Despite advances in the neonatal intensive care units, retinopathy of prematurity (ROP) has become a common reason for blindness and visual disabilities in premature infants so that it accounts for about 5% and 30% of such complications in developed and developing countries.[1] The pathophysiology of ROP is multifactorial. Supplemental oxygen demand and lower gestational age (GA) and birth weight (BW) are among the major risk factors for the occurrence and progression of ROP.[2] In the proliferative phase of ROP, overactivation of the vascular endothelial growth factor (VEGF) and other proangiogenic factors induced by the avascular retina causes abnormal neovascularization and subsequent problems, which in turn can lead to vitreous hemorrhage and finally tractional retinal detachment.[3] Hence, VEGF, acting as a pivotal mediator for the normal development of retinal vasculature, might be considered the major biomarker for ROP pathophysiology.[4] Compared to ablative treatment, intravitreal injection (IVI) of anti-VEGF restrains abnormal neovascularization while preserving the development of avascular periphery and subsequent complications.[4] Many trials demonstrate the safety and effectiveness of intravitreal anti-VEGF, bevacizumab (IVB) and ranibizumab (IVR), especially in Zone I and posterior Zone II. However, none of the anti-VEGF agents are approved thus far by the Food and Drug Administration for the management of ROP.[5],[6],[7]

Aflibercept is a “VEGF Trap,” a recombinant protein that fused to VEGF-A, VEGF-B, and the placental growth factor (PlGF) and inhibits neovascularization.[8],[9] It has a longer action time than IVR[10] and less systemic VEGF suppression compared to IVB.[11] However, studies on the safety and efficacy of the intravitreal aflibercept (IVA) for ROP treatment are limited, especially in developing countries like Iran.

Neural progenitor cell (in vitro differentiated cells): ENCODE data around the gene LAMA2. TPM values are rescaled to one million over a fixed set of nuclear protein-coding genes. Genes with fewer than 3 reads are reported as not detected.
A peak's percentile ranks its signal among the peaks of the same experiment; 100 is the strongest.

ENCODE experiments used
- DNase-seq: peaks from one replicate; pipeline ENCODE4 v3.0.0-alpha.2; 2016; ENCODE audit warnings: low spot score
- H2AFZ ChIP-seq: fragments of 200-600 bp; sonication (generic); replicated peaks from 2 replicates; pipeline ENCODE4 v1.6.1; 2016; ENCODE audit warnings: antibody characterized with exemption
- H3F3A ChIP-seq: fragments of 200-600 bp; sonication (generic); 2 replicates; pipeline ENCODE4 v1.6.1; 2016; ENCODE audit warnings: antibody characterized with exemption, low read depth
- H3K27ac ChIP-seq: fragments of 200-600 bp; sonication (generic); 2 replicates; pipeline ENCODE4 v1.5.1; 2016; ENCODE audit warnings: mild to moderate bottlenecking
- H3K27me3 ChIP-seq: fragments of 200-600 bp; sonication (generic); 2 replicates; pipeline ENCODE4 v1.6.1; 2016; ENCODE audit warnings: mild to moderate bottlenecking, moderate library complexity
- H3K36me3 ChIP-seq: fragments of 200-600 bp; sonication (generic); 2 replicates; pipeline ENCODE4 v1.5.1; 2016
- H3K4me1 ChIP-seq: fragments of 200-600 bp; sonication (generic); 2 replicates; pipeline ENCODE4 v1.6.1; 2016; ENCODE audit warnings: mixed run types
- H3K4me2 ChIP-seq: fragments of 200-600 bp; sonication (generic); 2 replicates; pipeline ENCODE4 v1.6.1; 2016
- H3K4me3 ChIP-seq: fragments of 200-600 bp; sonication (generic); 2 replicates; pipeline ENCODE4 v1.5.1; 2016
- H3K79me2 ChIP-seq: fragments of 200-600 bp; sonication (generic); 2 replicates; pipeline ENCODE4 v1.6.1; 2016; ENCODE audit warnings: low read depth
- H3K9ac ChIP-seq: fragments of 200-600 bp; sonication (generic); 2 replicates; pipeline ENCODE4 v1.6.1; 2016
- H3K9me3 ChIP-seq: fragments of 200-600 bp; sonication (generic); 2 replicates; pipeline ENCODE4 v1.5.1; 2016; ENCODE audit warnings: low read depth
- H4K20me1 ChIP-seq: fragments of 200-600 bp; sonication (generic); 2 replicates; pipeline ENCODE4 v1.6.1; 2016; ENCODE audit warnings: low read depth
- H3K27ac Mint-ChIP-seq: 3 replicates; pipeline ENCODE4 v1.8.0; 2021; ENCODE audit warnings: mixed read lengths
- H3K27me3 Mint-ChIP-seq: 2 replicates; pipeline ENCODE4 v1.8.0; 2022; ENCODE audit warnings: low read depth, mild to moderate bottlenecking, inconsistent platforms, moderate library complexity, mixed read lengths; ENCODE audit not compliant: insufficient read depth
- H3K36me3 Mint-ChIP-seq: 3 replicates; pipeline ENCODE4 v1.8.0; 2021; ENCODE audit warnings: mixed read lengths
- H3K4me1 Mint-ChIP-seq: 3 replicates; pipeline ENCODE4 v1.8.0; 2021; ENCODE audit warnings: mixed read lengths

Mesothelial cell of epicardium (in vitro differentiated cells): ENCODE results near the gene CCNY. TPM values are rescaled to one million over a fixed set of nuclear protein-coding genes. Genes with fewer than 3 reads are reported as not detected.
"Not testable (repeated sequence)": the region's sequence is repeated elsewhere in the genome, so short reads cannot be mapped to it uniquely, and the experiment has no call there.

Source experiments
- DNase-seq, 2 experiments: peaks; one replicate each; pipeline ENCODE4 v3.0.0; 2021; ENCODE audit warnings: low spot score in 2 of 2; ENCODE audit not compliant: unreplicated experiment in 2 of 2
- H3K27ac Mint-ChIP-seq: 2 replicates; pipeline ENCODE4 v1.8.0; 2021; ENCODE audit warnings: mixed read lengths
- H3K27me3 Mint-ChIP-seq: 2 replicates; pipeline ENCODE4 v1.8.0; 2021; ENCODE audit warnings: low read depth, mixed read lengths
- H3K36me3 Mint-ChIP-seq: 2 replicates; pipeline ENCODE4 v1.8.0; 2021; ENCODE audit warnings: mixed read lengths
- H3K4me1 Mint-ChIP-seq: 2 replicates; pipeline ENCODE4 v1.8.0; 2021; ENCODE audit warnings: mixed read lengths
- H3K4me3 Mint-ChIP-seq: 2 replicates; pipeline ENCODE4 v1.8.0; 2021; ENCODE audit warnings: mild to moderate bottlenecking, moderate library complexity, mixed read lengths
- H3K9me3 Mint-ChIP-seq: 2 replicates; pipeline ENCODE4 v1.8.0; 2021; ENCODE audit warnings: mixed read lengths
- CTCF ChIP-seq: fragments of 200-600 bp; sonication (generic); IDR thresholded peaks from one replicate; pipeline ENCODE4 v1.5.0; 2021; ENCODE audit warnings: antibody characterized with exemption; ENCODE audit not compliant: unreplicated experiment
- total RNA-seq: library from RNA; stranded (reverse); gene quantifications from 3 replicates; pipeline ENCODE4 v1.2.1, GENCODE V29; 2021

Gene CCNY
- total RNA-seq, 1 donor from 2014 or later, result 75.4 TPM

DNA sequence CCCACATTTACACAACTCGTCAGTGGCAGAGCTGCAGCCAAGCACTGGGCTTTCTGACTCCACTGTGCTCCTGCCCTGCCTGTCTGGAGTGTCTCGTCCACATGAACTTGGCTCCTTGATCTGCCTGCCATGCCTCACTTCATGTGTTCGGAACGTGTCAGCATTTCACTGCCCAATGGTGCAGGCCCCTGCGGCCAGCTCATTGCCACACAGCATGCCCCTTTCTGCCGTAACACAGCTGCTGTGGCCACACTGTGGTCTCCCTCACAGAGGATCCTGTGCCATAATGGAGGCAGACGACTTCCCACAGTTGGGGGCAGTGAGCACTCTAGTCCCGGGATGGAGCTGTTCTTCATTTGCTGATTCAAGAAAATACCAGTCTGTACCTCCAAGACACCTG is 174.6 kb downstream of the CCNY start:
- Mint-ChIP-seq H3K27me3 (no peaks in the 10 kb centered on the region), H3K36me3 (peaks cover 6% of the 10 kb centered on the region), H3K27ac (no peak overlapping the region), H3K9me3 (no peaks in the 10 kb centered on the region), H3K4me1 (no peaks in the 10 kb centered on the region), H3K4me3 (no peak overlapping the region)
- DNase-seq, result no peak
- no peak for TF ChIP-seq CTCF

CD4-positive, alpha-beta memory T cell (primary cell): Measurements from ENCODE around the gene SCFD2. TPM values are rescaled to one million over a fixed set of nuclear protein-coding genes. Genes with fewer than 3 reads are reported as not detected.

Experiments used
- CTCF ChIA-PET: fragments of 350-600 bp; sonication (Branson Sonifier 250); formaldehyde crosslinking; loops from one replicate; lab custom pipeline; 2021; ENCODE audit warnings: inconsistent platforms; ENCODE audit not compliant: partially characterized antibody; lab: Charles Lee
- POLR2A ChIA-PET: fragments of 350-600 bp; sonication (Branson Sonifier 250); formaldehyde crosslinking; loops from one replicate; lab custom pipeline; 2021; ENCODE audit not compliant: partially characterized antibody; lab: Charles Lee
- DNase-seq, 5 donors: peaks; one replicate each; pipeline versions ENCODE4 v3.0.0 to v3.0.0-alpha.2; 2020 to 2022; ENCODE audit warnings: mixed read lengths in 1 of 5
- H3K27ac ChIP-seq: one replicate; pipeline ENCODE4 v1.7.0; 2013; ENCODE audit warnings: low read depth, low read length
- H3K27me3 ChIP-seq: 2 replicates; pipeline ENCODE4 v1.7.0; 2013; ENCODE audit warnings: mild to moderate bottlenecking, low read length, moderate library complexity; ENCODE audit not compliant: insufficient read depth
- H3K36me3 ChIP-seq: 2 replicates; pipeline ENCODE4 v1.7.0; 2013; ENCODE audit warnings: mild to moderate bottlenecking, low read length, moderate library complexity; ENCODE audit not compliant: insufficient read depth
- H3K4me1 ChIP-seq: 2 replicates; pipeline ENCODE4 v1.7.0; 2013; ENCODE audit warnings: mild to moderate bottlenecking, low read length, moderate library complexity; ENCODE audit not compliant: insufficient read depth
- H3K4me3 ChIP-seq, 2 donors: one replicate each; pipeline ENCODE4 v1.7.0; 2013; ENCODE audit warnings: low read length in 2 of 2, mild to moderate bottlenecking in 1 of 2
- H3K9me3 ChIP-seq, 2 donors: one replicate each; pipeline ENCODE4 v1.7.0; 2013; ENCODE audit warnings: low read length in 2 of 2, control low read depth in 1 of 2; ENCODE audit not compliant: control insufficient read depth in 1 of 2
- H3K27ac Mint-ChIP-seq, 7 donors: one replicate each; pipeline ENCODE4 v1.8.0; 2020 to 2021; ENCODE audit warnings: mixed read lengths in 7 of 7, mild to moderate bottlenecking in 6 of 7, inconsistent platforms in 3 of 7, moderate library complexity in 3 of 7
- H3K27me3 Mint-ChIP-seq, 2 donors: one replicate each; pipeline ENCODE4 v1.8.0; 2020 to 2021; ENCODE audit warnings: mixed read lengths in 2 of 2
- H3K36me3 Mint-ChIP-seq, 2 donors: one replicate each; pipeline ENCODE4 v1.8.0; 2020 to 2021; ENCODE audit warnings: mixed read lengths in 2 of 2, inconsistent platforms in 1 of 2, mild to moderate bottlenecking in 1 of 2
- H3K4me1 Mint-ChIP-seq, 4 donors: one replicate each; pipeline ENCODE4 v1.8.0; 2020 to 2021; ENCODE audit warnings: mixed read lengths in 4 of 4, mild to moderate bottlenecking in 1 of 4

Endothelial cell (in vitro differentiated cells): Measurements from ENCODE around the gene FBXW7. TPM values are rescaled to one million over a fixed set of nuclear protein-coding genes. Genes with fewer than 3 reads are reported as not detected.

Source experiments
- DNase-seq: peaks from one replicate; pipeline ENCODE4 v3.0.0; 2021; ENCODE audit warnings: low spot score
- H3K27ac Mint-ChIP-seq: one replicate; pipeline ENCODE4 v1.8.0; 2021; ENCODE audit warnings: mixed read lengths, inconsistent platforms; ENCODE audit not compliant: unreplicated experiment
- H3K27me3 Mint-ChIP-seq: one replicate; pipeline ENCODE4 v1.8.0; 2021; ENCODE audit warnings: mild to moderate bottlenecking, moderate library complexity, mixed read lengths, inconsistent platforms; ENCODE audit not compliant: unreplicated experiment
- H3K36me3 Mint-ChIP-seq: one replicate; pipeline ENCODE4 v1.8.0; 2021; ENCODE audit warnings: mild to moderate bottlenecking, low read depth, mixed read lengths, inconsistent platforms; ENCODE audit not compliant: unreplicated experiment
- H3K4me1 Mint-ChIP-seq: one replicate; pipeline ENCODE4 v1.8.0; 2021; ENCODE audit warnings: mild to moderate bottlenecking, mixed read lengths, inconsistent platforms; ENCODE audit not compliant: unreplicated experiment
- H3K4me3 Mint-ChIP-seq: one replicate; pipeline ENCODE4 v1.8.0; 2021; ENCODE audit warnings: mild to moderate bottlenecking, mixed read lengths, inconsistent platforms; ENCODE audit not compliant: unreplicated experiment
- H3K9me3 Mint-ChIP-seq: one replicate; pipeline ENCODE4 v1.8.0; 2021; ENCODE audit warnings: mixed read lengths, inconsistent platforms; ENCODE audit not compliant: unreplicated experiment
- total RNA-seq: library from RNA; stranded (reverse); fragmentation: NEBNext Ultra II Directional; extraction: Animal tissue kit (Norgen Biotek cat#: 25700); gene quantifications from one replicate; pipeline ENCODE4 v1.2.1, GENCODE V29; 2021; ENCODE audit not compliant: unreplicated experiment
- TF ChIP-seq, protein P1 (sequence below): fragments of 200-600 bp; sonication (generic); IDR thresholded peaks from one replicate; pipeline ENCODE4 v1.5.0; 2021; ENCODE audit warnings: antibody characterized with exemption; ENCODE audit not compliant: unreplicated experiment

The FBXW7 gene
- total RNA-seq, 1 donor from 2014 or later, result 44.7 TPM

The present study aimed to evaluate the efficacy and safety of two intravitreal VEGF inhibitors, bevacizumab and aflibercept, in infants with type 1 prethreshold ROP in the posterior Zone II.

  Methods Top

In this multicenter, historical cohort study, all premature neonates diagnosed with ROP by ophthalmological examinations performed by retina specialists in tertiary ophthalmology hospitals in Northwestern Iran were included. Medical records filed from 2017 to 2018 were evaluated, and the patients were followed up until June 2021. The clinical records of treatment-requiring patients with ROP receiving intravitreal anti-VEGF agents, bevacizumab (Avastin®, Genentech, San Francisco, CA, USA) or aflibercept (Eylea®, Regeneron, Tarrytown, NY, USA), for the last 4 years were reviewed, and infants with type 1 prethreshold ROP in the posterior Zone II, diagnosed based on the International Classification of ROP,[12] were enrolled. The anti-VEGF selection was based on routines available in different centers and parental choice. Cases with a follow-up period of <3 years and aggressive posterior ROP (APROP) were excluded from the study. The current study was approved by the local Ethical Committee of the Tabriz University of Medical Sciences (code IR.TBZMED.REC.1399.723) and complied with the tenets of the Declaration of Helsinki. Informed consent was obtained from the parents of all patients.